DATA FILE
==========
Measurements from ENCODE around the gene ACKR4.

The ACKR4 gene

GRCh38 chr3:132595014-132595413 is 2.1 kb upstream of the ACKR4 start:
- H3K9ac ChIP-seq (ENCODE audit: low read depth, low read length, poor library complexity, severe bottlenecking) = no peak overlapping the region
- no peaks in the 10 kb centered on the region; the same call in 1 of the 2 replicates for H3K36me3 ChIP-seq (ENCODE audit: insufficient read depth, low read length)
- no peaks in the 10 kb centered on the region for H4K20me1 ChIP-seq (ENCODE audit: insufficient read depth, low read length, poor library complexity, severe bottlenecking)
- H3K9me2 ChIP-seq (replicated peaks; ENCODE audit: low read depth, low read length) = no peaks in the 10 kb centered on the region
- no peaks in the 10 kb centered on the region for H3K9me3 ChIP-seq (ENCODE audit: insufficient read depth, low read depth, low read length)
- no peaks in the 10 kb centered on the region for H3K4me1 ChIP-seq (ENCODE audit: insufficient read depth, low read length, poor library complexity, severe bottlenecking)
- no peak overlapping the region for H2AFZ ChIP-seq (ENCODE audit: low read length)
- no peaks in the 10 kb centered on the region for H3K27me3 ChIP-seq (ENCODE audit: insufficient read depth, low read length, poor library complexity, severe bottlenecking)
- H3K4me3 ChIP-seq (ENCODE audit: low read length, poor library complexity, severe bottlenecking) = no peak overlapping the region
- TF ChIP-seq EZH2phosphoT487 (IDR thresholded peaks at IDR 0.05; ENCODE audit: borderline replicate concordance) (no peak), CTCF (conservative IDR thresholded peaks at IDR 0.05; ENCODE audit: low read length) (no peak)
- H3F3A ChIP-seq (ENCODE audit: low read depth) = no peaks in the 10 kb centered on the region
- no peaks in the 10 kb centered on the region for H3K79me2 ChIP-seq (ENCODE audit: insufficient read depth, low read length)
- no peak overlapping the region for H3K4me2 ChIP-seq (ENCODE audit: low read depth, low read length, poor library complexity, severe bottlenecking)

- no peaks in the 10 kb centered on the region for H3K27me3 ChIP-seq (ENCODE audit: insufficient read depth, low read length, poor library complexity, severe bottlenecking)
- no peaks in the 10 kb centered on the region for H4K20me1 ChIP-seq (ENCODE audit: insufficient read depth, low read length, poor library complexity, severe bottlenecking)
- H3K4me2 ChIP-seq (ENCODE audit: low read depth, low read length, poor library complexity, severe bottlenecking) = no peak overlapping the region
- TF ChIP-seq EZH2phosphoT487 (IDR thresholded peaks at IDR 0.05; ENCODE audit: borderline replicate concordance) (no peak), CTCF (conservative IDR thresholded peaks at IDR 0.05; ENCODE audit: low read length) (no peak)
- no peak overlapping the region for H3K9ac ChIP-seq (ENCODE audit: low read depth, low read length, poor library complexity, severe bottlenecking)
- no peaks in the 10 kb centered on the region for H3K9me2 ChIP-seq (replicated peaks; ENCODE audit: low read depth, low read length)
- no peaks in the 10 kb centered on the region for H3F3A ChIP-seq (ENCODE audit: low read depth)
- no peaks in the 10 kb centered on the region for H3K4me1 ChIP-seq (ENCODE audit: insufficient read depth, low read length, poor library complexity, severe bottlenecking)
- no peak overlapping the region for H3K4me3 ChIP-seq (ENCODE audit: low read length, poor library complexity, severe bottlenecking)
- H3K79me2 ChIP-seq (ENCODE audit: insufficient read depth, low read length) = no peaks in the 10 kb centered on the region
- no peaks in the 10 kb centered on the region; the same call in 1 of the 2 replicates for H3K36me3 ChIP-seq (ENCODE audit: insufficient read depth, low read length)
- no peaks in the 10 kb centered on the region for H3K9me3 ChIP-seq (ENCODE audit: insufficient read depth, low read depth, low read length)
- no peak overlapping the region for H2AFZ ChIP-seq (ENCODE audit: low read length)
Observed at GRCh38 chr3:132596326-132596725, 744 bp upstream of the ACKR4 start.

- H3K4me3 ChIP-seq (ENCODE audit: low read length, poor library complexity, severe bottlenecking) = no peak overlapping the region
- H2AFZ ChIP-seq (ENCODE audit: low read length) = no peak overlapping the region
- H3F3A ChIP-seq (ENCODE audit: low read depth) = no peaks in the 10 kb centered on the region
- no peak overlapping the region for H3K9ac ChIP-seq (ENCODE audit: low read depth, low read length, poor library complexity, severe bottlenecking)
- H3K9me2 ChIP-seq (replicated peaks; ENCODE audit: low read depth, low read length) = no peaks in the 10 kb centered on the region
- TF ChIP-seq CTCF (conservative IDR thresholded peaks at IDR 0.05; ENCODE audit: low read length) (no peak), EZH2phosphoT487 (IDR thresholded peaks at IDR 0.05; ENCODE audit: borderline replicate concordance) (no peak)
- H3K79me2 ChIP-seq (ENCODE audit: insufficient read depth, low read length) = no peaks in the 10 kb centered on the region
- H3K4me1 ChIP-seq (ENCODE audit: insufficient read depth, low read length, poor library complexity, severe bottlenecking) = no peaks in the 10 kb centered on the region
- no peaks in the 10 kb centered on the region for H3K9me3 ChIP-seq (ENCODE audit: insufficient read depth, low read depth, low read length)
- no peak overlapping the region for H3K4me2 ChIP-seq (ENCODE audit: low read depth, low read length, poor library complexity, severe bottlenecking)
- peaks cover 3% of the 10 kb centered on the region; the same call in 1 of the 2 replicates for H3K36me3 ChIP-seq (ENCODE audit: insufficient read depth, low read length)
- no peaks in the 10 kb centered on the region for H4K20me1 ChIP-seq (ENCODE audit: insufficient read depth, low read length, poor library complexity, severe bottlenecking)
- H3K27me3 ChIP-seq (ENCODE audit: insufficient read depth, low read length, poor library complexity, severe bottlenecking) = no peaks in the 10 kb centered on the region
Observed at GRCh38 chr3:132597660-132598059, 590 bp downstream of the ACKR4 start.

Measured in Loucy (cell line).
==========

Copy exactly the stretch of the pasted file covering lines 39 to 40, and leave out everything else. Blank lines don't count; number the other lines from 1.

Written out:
- no peaks in the 10 kb centered on the region for H3K9me3 ChIP-seq (ENCODE audit: insufficient read depth, low read depth, low read length)
- no peak overlapping the region for H3K4me2 ChIP-seq (ENCODE audit: low read depth, low read length, poor library complexity, severe bottlenecking)